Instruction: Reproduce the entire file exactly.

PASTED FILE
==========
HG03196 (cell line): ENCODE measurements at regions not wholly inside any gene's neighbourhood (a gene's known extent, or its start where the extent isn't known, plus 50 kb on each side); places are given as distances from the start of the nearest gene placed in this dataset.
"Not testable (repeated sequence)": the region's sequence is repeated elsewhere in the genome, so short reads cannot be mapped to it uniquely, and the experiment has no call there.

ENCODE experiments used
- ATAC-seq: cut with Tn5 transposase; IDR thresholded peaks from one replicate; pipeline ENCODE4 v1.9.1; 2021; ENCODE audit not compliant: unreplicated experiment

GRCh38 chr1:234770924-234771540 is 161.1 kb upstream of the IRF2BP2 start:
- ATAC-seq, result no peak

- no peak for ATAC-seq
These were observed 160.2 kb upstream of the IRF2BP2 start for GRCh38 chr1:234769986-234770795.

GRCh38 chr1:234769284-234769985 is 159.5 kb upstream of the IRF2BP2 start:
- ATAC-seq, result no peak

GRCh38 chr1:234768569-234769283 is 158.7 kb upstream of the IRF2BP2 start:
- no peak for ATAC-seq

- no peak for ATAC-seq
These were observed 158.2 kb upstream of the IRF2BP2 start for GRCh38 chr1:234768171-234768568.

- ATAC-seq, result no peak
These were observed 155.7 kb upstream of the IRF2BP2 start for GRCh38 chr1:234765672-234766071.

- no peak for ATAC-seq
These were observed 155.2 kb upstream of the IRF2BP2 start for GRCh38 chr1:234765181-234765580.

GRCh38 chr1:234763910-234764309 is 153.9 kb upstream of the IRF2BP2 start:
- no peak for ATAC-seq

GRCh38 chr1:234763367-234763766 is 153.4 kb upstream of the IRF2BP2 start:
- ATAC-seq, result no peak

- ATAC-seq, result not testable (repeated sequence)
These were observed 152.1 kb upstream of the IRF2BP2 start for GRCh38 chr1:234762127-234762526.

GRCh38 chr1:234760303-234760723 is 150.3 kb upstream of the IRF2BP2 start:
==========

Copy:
HG03196 (cell line): ENCODE measurements at regions not wholly inside any gene's neighbourhood (a gene's known extent, or its start where the extent isn't known, plus 50 kb on each side); places are given as distances from the start of the nearest gene placed in this dataset.
"Not testable (repeated sequence)": the region's sequence is repeated elsewhere in the genome, so short reads cannot be mapped to it uniquely, and the experiment has no call there.

ENCODE experiments used
- ATAC-seq: cut with Tn5 transposase; IDR thresholded peaks from one replicate; pipeline ENCODE4 v1.9.1; 2021; ENCODE audit not compliant: unreplicated experiment

GRCh38 chr1:234770924-234771540 is 161.1 kb upstream of the IRF2BP2 start:
- ATAC-seq, result no peak

- no peak for ATAC-seq
These were observed 160.2 kb upstream of the IRF2BP2 start for GRCh38 chr1:234769986-234770795.

GRCh38 chr1:234769284-234769985 is 159.5 kb upstream of the IRF2BP2 start:
- ATAC-seq, result no peak

GRCh38 chr1:234768569-234769283 is 158.7 kb upstream of the IRF2BP2 start:
- no peak for ATAC-seq

- no peak for ATAC-seq
These were observed 158.2 kb upstream of the IRF2BP2 start for GRCh38 chr1:234768171-234768568.

- ATAC-seq, result no peak
These were observed 155.7 kb upstream of the IRF2BP2 start for GRCh38 chr1:234765672-234766071.

- no peak for ATAC-seq
These were observed 155.2 kb upstream of the IRF2BP2 start for GRCh38 chr1:234765181-234765580.

GRCh38 chr1:234763910-234764309 is 153.9 kb upstream of the IRF2BP2 start:
- no peak for ATAC-seq

GRCh38 chr1:234763367-234763766 is 153.4 kb upstream of the IRF2BP2 start:
- ATAC-seq, result no peak

- ATAC-seq, result not testable (repeated sequence)
These were observed 152.1 kb upstream of the IRF2BP2 start for GRCh38 chr1:234762127-234762526.

GRCh38 chr1:234760303-234760723 is 150.3 kb upstream of the IRF2BP2 start: